If you want to learn more about the Spring Semester in Thailand program, you can check out their website or email Dr. Leming for more information. He will be happy to work with you to go on this trip. If he doesn't answer immediately, he may be in the jungle somewhere, and they tend to have terrible Wi-Fi.
Here's the paper, entitled "Reverse Culture Shock: Feeling Foreign at Home." by Carolyn Vermazen. I know it's a little long, but it's worth the read.
|Yes it's a recycled image, but it seemed relevant.|
Probably the hardest part of reverse culture shock is that it is usually a complete surprise as one does not anticipate to feel culture shock in their native culture. “When sojourners who are returning from a culture that is generally assumed to be not very different from the home culture… reentry problems are not anticipated and will not be identified as such, and reverse culture shock may be especially severe” (Wang 1997).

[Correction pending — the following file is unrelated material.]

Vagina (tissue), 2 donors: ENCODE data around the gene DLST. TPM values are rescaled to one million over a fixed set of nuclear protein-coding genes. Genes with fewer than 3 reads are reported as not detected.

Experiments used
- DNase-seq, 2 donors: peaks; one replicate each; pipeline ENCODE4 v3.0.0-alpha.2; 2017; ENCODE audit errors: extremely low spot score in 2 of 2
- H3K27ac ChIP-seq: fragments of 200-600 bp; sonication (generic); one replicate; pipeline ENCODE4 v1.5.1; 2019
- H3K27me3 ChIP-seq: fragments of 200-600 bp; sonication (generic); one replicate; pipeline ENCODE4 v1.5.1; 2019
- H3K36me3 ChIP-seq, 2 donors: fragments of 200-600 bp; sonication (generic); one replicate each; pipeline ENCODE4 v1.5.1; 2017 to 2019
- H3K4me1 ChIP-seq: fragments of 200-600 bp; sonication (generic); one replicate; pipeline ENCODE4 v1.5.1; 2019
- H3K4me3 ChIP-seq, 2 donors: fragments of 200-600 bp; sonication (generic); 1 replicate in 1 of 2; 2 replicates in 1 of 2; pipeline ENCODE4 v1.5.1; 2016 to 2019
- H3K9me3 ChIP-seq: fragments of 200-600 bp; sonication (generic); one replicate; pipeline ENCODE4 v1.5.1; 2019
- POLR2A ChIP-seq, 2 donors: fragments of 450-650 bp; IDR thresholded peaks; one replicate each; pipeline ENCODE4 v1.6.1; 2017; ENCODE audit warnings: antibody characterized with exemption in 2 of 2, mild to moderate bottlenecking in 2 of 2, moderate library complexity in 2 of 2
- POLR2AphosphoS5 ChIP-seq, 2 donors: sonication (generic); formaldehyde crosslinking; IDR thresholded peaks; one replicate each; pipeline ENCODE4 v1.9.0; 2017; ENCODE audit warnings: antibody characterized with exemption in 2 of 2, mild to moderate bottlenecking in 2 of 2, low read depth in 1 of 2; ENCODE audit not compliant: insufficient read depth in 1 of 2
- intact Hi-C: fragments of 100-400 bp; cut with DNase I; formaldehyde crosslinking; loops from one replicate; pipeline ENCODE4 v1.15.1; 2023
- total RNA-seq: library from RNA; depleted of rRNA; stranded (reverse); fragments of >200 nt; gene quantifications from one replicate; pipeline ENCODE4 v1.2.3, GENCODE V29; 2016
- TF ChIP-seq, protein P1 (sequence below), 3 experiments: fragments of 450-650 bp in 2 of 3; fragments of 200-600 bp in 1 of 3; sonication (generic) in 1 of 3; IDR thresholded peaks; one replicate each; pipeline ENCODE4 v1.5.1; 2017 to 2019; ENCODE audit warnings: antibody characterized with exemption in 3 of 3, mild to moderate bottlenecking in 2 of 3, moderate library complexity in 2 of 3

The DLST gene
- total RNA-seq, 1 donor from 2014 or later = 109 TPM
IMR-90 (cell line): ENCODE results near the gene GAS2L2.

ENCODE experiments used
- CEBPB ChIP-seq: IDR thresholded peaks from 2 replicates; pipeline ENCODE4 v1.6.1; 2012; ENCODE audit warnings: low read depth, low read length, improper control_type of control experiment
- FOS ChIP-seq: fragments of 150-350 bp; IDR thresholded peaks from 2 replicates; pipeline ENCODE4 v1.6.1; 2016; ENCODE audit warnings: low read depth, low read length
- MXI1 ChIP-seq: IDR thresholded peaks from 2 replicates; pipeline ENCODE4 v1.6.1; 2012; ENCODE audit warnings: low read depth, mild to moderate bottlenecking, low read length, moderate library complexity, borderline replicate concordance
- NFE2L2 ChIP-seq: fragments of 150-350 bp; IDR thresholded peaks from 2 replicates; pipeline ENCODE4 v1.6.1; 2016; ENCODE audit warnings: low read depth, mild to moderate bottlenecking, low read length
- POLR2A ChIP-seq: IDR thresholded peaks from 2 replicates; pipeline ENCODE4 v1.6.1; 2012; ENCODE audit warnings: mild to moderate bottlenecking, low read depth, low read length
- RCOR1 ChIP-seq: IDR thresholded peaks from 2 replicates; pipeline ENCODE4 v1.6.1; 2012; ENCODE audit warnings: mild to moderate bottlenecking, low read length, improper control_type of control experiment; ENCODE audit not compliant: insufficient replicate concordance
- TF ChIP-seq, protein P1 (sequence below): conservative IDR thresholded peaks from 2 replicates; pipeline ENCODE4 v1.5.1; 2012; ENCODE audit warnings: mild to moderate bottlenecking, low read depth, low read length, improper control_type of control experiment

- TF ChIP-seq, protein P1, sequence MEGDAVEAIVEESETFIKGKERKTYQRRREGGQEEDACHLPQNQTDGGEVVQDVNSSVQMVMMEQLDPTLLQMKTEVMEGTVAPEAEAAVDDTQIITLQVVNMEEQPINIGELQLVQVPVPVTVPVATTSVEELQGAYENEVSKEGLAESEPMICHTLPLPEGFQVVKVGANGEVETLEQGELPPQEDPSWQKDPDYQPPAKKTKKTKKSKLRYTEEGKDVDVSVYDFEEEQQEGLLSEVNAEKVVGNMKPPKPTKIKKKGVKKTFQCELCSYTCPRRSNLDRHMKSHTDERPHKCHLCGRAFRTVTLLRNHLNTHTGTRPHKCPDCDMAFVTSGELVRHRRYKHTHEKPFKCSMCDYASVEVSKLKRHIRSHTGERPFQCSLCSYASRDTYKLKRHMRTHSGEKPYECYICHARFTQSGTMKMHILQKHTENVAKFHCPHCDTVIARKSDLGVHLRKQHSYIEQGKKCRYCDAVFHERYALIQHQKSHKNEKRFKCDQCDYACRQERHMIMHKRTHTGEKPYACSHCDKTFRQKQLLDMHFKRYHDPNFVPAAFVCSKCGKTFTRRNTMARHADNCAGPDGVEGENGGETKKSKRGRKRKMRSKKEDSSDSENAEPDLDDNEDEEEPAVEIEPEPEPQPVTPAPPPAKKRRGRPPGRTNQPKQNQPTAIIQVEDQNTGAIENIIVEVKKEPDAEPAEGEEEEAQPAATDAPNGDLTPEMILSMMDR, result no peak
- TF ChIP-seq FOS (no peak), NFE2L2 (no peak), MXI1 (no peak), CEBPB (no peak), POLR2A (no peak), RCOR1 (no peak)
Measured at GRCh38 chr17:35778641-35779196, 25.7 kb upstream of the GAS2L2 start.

Exchange students and other international travelers all experience reverse culture shock, and is not something that can quickly be dealt with and forgotten, but rather a lengthy process in which one must continually strive to rediscover and find a place for themselves in their native culture. Reverse culture shock goes through four stages: euphoria and enthusiasm, disillusionment and negativism, gradual adaptation, and finally they will come to a stable place of bicultural competence (White).